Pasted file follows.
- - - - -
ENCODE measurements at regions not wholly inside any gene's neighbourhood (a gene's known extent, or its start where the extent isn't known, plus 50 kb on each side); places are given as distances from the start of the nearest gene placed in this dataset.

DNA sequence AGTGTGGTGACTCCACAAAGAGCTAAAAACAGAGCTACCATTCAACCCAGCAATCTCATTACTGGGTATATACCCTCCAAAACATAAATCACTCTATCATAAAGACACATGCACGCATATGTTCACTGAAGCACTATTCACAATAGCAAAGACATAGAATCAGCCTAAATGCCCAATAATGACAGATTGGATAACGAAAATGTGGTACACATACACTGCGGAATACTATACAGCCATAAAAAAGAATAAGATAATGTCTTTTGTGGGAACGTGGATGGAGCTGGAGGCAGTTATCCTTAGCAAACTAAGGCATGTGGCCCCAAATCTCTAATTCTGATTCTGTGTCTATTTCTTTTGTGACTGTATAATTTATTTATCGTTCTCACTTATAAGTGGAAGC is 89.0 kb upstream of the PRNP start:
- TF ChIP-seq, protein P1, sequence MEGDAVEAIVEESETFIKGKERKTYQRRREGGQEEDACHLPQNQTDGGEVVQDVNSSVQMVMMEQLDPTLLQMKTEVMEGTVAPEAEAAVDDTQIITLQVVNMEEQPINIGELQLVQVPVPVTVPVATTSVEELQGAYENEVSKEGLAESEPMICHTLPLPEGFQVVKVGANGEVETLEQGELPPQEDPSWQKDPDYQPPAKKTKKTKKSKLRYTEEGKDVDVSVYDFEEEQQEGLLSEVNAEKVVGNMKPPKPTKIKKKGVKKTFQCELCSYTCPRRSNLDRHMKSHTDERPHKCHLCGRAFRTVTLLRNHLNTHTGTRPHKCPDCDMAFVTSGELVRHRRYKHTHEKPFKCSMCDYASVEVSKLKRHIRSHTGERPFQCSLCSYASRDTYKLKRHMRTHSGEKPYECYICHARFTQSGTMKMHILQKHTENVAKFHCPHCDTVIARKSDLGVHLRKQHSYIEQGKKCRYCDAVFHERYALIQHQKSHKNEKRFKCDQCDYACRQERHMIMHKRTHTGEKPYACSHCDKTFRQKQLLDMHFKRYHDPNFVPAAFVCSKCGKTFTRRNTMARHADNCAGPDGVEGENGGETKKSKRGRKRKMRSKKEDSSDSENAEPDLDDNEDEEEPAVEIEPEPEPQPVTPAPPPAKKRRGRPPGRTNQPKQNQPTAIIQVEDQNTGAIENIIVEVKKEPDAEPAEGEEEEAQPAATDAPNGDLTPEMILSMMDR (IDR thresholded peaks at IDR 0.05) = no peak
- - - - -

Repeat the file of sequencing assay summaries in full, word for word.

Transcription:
ENCODE measurements at regions not wholly inside any gene's neighbourhood (a gene's known extent, or its start where the extent isn't known, plus 50 kb on each side); places are given as distances from the start of the nearest gene placed in this dataset.

DNA sequence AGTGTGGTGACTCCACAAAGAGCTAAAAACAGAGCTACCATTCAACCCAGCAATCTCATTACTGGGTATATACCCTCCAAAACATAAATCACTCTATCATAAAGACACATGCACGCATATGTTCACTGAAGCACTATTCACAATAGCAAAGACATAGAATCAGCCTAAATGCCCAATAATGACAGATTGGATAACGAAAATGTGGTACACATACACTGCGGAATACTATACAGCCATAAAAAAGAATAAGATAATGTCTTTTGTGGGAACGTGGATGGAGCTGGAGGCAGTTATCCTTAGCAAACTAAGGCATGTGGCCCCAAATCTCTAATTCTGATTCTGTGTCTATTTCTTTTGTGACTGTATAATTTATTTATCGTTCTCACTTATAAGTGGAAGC is 89.0 kb upstream of the PRNP start:
- TF ChIP-seq, protein P1, sequence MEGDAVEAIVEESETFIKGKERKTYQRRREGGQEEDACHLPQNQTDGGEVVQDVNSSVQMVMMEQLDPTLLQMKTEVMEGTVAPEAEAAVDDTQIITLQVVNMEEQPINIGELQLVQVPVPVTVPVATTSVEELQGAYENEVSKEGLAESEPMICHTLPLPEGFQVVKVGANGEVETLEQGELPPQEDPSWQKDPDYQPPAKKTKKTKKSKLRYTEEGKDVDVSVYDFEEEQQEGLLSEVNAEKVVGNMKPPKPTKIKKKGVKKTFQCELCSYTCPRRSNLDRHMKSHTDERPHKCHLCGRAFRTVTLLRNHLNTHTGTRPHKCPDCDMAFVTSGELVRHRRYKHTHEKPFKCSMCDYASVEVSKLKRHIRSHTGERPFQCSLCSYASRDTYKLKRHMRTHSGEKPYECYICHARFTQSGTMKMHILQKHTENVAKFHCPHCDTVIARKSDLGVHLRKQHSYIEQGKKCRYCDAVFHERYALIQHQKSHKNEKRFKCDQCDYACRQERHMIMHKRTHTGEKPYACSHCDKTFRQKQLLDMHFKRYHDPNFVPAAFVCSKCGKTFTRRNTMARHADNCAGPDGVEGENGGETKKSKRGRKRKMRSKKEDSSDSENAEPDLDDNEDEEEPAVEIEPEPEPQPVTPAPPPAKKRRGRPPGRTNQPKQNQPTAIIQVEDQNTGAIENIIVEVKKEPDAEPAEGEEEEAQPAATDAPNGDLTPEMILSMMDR (IDR thresholded peaks at IDR 0.05) = no peak